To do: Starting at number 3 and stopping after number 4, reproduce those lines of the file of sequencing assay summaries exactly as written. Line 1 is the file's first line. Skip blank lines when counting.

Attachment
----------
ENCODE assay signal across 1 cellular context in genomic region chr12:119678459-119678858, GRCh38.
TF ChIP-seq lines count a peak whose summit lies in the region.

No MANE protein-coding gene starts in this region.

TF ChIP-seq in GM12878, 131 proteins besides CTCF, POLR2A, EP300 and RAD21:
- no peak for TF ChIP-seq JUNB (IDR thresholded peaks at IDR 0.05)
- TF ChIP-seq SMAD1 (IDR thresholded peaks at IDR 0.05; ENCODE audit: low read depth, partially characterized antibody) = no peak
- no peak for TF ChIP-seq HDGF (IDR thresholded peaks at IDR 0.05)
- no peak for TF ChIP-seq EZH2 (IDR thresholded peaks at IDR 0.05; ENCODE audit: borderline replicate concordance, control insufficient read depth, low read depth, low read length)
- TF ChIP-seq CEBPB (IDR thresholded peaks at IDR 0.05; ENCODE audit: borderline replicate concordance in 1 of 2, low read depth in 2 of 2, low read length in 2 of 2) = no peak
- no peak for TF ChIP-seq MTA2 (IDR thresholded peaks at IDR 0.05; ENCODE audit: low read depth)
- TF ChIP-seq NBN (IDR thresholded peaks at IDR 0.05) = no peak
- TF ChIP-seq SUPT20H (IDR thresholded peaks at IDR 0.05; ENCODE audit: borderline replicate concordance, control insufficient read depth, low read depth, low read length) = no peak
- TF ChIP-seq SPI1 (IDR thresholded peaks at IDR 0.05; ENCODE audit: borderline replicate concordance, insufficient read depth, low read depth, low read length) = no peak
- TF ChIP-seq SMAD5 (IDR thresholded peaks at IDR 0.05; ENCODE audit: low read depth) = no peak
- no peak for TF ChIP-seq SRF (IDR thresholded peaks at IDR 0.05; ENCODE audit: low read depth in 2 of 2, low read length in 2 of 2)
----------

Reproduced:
No MANE protein-coding gene starts in this region.

TF ChIP-seq in GM12878, 131 proteins besides CTCF, POLR2A, EP300 and RAD21: